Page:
The need for such a regionally based initiative is greater than ever. US President Barack Obama called for new counterterrorism alliances in a speech in May, just weeks before the Islamic State advance into Iraq. He should return to this theme and back such a regional alignment, beginning with Turkey and Iran, as a complement to the US and coalition military actions against terrorists in Syria and Iraq.

Jabhat al-Nusra advances bad news for Aleppo

Mustafa al-Haj reports from Damascus that the Syrian government’s loss of two military camps near Idlib to Jabhat al-Nusra may allow the al-Qaeda-linked group “and other pro-Jabhat al-Nusra Islamic battalions to advance toward Abu al-Duhur military airport and the city of Idlib, the only remaining city under the regime’s control in this province. It can even lead it to advance to Hama to the south. Also, this loss is a personal defeat for Col. Suhail al-Hassan, Syrian President Bashar al-Assad’s favorite officer, and it may lead the Syrian army to give up on its ambitions to control a long road extending from Hama in the center to Aleppo in the north.”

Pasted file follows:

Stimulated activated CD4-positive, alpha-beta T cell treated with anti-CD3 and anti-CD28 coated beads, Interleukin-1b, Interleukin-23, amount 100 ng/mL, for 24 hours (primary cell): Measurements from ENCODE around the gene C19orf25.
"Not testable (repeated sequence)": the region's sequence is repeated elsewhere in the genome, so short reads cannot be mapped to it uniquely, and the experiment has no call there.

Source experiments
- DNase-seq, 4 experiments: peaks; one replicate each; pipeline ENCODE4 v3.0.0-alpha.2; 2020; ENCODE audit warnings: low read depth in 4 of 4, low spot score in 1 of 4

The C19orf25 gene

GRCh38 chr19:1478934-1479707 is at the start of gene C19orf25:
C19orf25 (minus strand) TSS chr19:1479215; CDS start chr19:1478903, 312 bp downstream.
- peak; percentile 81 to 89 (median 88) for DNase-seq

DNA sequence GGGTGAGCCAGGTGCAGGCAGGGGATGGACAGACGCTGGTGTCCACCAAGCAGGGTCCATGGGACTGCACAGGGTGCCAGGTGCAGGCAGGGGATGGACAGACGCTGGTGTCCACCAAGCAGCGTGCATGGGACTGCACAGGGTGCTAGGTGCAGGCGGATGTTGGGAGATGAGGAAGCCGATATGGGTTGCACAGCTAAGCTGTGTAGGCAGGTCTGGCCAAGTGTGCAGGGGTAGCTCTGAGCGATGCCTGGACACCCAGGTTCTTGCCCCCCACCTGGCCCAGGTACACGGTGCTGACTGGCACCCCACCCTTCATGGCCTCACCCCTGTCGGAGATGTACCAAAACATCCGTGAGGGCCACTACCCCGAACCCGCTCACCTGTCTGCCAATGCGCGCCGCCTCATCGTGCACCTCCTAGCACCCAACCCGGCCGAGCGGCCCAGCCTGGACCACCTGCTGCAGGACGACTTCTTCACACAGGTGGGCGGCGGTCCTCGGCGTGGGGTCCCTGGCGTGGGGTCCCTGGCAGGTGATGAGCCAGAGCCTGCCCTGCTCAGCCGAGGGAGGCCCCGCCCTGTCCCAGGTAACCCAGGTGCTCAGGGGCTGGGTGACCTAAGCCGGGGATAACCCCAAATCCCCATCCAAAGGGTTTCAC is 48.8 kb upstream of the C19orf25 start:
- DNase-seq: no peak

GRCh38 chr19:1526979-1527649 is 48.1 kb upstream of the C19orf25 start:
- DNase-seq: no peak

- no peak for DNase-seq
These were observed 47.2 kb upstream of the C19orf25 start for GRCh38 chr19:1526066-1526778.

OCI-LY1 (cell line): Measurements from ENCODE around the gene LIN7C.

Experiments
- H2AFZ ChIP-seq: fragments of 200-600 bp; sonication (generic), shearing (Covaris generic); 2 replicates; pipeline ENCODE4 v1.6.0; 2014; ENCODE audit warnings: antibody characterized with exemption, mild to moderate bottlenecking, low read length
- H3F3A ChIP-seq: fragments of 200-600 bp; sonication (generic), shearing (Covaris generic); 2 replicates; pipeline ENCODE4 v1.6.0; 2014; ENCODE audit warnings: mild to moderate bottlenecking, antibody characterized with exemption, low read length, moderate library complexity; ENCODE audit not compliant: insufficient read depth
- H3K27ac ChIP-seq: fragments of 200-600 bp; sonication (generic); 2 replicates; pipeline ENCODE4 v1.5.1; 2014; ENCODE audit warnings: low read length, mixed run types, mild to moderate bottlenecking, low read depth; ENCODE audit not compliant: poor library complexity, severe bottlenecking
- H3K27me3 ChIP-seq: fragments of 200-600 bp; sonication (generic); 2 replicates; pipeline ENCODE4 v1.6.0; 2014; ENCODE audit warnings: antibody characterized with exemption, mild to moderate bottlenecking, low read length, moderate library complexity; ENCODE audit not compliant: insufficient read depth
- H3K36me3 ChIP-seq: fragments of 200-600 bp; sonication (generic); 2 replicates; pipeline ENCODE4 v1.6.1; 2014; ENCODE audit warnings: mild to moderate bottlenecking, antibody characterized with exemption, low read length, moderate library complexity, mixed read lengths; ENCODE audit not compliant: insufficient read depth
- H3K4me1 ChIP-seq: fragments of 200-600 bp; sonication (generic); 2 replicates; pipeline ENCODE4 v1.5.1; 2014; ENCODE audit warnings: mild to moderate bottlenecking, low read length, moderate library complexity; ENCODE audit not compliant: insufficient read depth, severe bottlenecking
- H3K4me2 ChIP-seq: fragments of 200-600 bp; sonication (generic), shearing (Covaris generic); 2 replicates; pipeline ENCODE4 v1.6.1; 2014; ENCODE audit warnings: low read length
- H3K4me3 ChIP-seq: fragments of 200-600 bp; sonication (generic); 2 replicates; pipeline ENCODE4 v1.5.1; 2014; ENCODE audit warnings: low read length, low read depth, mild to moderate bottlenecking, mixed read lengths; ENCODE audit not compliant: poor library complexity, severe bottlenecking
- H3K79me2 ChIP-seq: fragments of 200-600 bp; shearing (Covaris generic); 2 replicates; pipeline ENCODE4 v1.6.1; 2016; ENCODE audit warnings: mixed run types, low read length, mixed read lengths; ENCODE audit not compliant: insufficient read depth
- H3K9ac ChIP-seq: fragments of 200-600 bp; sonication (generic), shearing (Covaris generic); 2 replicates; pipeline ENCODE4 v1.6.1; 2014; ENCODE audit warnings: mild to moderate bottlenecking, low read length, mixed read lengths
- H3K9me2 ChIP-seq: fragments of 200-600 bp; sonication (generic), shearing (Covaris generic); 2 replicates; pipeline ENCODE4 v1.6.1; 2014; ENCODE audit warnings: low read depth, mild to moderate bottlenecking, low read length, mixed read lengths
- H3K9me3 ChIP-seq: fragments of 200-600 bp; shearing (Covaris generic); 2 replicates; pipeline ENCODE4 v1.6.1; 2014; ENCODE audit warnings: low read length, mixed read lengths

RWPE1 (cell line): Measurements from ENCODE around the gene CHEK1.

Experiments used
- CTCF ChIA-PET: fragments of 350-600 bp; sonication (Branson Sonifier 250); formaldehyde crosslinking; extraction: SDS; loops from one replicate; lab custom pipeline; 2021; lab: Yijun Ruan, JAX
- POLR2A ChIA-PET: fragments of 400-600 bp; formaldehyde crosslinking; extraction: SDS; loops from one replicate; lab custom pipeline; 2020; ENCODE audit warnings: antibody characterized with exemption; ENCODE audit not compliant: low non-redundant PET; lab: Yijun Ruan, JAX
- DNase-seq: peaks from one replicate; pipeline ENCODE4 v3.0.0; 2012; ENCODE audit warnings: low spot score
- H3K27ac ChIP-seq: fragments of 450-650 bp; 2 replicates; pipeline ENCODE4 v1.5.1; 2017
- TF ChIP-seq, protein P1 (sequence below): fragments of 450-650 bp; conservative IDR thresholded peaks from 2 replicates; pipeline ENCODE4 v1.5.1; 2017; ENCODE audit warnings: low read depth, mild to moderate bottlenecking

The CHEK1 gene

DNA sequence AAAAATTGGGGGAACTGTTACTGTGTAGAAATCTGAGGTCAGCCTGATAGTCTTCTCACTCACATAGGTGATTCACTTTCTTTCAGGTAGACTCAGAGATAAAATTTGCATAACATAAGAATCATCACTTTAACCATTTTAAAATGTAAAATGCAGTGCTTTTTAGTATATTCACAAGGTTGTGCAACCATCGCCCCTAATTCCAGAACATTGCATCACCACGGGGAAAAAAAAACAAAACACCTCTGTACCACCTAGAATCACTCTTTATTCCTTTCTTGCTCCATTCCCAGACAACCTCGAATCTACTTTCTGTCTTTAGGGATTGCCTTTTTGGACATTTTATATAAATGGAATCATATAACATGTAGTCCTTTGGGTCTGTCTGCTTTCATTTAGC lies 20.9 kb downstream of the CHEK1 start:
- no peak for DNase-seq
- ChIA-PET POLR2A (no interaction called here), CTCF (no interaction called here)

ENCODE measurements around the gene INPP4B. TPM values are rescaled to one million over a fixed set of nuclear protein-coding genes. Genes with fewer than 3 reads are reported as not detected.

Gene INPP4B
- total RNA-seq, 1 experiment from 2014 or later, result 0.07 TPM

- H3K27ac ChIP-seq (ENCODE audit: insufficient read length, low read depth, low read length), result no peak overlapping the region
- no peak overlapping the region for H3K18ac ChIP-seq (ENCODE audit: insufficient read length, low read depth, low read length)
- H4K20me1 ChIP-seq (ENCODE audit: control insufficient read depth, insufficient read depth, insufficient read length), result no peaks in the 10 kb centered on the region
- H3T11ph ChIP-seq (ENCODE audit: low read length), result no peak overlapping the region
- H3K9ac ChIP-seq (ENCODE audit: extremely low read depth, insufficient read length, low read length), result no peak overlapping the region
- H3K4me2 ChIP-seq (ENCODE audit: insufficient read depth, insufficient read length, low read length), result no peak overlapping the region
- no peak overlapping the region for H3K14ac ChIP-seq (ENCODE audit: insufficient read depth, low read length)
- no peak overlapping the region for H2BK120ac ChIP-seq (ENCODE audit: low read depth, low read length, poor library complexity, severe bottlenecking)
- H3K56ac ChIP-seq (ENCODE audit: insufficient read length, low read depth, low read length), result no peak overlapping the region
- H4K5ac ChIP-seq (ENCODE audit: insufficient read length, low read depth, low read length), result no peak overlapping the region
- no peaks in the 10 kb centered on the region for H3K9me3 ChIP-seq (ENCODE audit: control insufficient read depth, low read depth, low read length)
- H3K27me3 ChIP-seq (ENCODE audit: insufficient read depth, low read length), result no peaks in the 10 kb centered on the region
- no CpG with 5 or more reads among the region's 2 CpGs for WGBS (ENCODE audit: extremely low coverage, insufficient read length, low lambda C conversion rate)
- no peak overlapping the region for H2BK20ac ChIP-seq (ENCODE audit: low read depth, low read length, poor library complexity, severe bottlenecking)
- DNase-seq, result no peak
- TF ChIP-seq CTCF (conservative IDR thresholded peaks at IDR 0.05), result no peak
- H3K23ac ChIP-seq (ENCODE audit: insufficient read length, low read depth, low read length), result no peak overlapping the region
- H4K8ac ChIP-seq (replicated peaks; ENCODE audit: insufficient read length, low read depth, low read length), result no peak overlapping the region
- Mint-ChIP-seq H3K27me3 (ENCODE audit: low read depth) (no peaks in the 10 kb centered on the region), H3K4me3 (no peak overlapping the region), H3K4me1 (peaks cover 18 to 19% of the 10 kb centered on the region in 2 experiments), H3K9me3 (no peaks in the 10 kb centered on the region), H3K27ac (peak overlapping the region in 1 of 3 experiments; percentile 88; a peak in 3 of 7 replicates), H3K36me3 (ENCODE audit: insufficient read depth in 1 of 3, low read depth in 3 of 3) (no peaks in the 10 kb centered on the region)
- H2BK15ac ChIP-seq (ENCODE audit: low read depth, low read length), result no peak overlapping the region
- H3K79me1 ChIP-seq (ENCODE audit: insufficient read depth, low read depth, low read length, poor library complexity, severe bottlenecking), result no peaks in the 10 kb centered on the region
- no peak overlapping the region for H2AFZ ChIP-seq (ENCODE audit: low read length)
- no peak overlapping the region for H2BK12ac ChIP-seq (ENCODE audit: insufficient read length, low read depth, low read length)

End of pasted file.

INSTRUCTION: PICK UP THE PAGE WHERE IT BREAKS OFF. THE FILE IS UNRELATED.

Aleppo’s radicalization

Edward Dark writes of the radicalization that has poisoned the conflict in Aleppo and Syria in general, “The radicalization did not stop at the pulpit … the jihadists were later superseded by radical clerics — proper ideological holy men who were better versed in Islamic scripture, more coherent and more capable of convincing the skeptics and would-be recruits of their fanatical interpretation of Islam. Many of them were foreign, from all sorts of nationalities, some spoke with a thick foreign accent and clearly did not look Arab, and were possibly from the Caucasus.